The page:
But in his 40-plus years in this industry Giles could count on two hands the number of business people who understand stock and inventory properly. “I recommend clients talk to me and I’ll walk them through and show them what and how we do it.”
‘Fulfilment warehousing’ is the more common term for 3PL in the US. As a fulfillment-warehousing provider in the US, New Zealand-owned Base3usa stores the goods and distributes them when the exporter sends an order. In addition it provides product assembly, packing and invoicing as required, with optional extras such as answering the phone in the name of its exporter customer.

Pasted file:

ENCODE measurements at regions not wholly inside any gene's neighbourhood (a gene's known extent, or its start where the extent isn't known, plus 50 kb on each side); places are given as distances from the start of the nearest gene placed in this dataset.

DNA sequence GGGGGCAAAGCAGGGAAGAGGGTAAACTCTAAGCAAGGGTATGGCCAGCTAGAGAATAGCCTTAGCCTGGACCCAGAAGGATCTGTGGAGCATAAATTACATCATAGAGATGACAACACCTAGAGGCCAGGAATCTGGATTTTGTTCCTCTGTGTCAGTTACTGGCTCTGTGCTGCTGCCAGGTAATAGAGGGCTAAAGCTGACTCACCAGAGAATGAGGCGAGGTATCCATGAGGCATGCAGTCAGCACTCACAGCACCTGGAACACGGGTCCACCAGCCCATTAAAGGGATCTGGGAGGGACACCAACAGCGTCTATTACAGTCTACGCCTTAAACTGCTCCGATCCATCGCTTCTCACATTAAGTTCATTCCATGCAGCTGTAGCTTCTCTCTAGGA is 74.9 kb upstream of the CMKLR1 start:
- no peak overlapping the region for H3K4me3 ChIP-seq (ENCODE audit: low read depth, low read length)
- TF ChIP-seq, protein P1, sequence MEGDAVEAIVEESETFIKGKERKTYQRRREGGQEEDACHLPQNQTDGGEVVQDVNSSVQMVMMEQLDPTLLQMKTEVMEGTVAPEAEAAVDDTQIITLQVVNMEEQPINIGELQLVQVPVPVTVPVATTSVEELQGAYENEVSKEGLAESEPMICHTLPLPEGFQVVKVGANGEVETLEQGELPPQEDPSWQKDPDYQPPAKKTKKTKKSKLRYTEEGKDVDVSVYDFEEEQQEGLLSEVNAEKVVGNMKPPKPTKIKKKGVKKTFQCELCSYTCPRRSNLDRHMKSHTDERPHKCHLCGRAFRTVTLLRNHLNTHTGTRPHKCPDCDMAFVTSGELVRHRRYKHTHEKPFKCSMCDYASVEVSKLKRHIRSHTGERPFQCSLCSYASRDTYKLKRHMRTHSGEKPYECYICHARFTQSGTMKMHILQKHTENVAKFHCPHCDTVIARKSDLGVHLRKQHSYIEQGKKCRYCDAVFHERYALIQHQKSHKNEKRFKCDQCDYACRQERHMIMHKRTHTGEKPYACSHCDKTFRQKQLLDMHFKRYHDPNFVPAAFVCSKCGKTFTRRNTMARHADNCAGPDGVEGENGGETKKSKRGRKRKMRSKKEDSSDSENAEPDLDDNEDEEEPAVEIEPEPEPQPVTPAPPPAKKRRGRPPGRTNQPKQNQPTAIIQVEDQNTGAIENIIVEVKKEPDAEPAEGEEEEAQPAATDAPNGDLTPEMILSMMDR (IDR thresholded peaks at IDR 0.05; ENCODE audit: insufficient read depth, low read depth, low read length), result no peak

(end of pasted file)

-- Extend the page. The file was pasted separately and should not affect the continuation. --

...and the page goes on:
Managing director Moira Moroney says an advantage of fulfillment warehousing for Base3usa’s European clients is their banks will loan against the goods if they are held independently, but not when in the hands of a distributor who is less incentivised to be honest about sales if the exporter has offered them credit terms.
“Base3usa usually only sends goods out when the exporter has been paid: this keeps everyone honest. We can’t let them out the door without instructions from the exporter.”
This type of service is not common in New Zealand, but is expected in the US, she says.
Furthermore, most large retailers expect suppliers to offer multiple delivery options such as ten-day, two-day or overnight. US consumers expect choice and add-ons to product price.
“In the B2B market, goods might be needed urgently and you will miss the sale if you do not offer fast enough delivery.”